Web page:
by W. M. Spackman
All beyond was in deep darkness, under he saw thick mist above, night-glow from the luminous city around them thrown up saffron against filmy overcast, to be drawn in there, under great lifting curtains and pale coils of cloud, so that light was shed back down too faint anywhere, he hardly made out what this window gave on, below, muffled in black geometries of shadow; a small private square it seemed. And even elegant, a seicento façade over across, arcaded and ornate, the galleria a run of rounded arches all along it, also what must be the shape of a fountain, some spouting nymph he supposed, or riding marble waves a boy and dolphin, anyhow he heard the cold splash of water on stone. Silence again too everywhere, only damp breaths of night-sound rising like exhalations from dark streets and squares, where at last it smelt of spring.
So ecco, he said over his shoulder, in reassurance, and let the long folds of the curtain swing down straight again—there was nothing; had been nothing; late-night passanti scuffling. In any case not that rabble they’d run into, or anything like. But this without looking round at her, for he thought fright, yes, but also the delicate point now was, more likely, how with kindness to get her over what she was so stricken had happened, this helpless shock at herself he supposed: trouble with innocence was historical perspective, it had still to learn what was praxis. So, first, then, deal also with this woebegone nudity. Engaging or not.
There should be the usual toweling vestaglie warming on pipes in the bathroom. Where when he went to look there of course were. So he draped himself in one and brought her the other, saying amiably, here, put this round her pretty shoulders, she couldn’t spend her life under these comic European eiderdowns could she? while he saw to the fire.
On whose incandescent hummocks of ember he took his time shaking from the scuttle dribblings of fresh coal. Culm, it appeared: soft dusts kindled instantly, showering sparks, then soon the whole hearth glowed again, strewing its roses deep into the room’s vaults of shadow, so that when he turned round at last and found great innocent eyes dolefully upon him, those crimsons fluttering in her cheek anyone would have taken for hopeless blushing, so deep among the bed’s canopies of night had the hearth distributed its insubstantial emblems.
And blushing she may have been—helplessly not even he supposed being sure merely what next, or expected to know, for in the fire-fringed shadows she dropped her eyes from his to her cold hands. It seemed she could not speak for misery. Or gêne, for he saw it might be she had no idea what in this situation a girl found—desperately, or even at all—to say. A topic, even. Or, generally, what was, well, expected!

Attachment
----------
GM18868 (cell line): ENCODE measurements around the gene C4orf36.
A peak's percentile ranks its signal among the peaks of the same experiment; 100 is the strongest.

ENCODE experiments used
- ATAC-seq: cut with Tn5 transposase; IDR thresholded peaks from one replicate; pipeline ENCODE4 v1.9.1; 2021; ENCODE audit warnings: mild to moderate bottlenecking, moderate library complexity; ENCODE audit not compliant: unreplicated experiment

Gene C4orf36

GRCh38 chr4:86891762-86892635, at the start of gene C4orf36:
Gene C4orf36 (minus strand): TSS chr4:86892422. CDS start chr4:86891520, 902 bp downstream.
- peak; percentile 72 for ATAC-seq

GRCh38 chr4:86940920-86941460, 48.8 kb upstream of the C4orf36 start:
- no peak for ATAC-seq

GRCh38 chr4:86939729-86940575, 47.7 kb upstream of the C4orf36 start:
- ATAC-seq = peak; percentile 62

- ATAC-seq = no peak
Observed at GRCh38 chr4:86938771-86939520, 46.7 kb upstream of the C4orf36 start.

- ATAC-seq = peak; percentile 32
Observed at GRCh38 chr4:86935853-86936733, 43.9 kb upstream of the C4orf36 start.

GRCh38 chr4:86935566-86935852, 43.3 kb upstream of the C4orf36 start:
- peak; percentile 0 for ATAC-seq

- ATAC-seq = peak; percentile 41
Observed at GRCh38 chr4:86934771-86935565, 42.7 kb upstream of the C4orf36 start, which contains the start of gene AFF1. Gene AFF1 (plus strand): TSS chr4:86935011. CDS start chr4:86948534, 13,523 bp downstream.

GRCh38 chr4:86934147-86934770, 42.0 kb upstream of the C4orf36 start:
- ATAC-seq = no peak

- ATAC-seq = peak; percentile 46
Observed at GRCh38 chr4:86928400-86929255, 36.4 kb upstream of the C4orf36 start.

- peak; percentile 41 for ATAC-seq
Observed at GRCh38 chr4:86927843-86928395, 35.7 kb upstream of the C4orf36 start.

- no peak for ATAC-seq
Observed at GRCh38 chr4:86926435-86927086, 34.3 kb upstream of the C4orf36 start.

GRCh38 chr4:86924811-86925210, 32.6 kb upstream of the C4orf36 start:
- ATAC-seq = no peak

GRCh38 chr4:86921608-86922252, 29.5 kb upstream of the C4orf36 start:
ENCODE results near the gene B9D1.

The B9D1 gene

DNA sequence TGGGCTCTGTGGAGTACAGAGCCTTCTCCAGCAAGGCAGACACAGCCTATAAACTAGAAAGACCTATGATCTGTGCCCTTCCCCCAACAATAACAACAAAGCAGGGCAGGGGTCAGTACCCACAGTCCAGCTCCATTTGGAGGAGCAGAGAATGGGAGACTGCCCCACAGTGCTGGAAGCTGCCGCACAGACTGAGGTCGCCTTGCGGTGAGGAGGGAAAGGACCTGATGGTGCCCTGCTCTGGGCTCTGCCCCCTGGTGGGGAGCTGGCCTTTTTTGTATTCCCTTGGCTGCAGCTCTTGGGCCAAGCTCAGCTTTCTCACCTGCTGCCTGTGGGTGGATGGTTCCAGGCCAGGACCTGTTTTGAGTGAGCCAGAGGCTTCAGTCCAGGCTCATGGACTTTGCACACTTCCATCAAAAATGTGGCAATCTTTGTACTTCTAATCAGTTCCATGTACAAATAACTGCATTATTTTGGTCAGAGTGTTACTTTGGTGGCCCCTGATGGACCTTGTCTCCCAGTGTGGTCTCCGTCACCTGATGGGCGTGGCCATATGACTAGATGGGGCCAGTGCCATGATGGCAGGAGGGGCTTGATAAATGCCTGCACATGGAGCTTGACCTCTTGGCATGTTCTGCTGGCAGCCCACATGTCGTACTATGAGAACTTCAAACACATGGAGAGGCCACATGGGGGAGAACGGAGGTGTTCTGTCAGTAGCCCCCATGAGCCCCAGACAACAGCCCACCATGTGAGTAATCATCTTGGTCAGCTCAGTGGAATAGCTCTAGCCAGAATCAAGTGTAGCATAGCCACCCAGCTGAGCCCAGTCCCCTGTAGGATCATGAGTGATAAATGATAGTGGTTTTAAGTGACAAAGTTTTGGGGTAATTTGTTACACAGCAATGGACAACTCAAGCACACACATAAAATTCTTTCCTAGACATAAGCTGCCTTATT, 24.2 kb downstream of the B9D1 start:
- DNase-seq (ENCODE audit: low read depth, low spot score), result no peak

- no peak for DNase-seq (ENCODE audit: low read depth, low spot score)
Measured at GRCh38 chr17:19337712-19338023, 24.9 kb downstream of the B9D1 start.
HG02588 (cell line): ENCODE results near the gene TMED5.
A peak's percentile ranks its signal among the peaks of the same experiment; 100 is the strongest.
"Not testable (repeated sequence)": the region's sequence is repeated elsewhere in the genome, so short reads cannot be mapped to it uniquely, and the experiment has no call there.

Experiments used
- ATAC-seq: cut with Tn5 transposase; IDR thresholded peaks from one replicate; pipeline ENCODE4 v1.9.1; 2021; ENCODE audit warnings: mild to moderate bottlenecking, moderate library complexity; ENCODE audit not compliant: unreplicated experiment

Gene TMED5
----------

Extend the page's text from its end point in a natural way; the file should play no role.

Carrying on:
This unforeseen . . . could he label it “threshold-ritual”? anthropologically speaking it had been gone through like an angel, but on from there is not so near second nature. Including light drawing-room conversation if called for.
So, humanely, and still from across the room, imagine, he said to her (as if in complaint), getting caught in another of these pointless Mediterranean revolutions, what a damn’ nuisance. Assuming revolution was actually what it was, for he said genially he hardly thought Italy, Firenze anyhow, was a place any practical-minded Marxist would pick to start one. With their millennial history of total political cynicism? And all the black-marketable antiquities!
But she said in a shamed voice, “I thought we were going to die.”
Yes, well, after a moment he conceded, he supposed it was mostly that ominous lowering sound of a mob coming, like a typhoon. It was daunting; daunted anybody. So in pure primitive reflex people turned and ran.
Whereas she’d seen for herself all they’d really needed to do, she and he, was step into the nearest doorway, or a courtyard, or anywhere out of the way. He was appalled he’d frightened her by not doing that on the spot. Instead of haring off first like a fool—luxurious as this pensione (or whatever it was) had in the event turned out to be.
But still it seemed she could not look at him, it was such a hopelessness, only murmuring something downcast about “. . . una condotta di collegio . . .” as if she did not see how, in English, she could possibly ever bring herself to face such a thing.
The Complete Fiction of W. M. Spackman, published by Dalkey Archive Press, 1997.